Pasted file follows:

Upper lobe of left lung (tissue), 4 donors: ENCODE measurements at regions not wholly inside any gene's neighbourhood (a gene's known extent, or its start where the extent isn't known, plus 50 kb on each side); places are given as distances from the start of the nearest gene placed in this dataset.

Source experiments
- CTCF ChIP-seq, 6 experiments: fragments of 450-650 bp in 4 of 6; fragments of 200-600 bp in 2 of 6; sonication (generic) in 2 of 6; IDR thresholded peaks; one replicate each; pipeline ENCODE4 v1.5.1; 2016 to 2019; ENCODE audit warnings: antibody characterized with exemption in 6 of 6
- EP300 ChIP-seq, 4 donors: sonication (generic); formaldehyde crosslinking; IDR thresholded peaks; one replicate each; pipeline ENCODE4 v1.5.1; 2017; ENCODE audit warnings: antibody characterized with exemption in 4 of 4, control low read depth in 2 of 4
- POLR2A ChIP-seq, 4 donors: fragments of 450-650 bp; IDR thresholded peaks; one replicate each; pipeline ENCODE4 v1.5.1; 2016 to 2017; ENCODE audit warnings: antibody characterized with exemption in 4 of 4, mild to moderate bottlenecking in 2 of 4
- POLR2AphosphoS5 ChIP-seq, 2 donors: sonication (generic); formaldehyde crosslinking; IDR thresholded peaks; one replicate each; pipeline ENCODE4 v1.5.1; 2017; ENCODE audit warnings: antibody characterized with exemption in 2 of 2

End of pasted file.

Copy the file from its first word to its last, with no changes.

Upper lobe of left lung (tissue), 4 donors: ENCODE measurements at regions not wholly inside any gene's neighbourhood (a gene's known extent, or its start where the extent isn't known, plus 50 kb on each side); places are given as distances from the start of the nearest gene placed in this dataset.

Source experiments
- CTCF ChIP-seq, 6 experiments: fragments of 450-650 bp in 4 of 6; fragments of 200-600 bp in 2 of 6; sonication (generic) in 2 of 6; IDR thresholded peaks; one replicate each; pipeline ENCODE4 v1.5.1; 2016 to 2019; ENCODE audit warnings: antibody characterized with exemption in 6 of 6
- EP300 ChIP-seq, 4 donors: sonication (generic); formaldehyde crosslinking; IDR thresholded peaks; one replicate each; pipeline ENCODE4 v1.5.1; 2017; ENCODE audit warnings: antibody characterized with exemption in 4 of 4, control low read depth in 2 of 4
- POLR2A ChIP-seq, 4 donors: fragments of 450-650 bp; IDR thresholded peaks; one replicate each; pipeline ENCODE4 v1.5.1; 2016 to 2017; ENCODE audit warnings: antibody characterized with exemption in 4 of 4, mild to moderate bottlenecking in 2 of 4
- POLR2AphosphoS5 ChIP-seq, 2 donors: sonication (generic); formaldehyde crosslinking; IDR thresholded peaks; one replicate each; pipeline ENCODE4 v1.5.1; 2017; ENCODE audit warnings: antibody characterized with exemption in 2 of 2